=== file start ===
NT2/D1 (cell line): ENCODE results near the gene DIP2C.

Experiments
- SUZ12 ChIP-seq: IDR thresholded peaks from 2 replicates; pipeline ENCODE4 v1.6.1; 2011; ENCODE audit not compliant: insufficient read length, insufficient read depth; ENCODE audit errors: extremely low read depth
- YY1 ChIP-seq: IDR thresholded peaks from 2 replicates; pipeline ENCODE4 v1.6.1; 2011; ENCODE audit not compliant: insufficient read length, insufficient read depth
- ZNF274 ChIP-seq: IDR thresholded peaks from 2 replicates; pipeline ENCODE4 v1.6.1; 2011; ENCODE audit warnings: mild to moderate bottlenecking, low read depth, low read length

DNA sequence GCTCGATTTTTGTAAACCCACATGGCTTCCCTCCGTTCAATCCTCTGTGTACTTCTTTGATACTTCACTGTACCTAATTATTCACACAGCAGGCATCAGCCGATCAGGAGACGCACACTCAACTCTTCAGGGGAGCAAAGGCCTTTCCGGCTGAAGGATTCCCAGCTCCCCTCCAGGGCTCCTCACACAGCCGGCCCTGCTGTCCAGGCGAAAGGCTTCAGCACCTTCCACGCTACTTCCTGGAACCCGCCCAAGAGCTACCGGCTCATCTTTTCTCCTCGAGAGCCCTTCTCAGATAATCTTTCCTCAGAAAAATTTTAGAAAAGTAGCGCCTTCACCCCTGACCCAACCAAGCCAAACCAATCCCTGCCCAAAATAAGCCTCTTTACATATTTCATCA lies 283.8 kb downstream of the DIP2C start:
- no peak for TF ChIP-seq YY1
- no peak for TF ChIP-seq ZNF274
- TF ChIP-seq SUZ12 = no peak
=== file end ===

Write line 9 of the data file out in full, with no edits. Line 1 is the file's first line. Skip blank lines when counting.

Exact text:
- TF ChIP-seq SUZ12 = no peak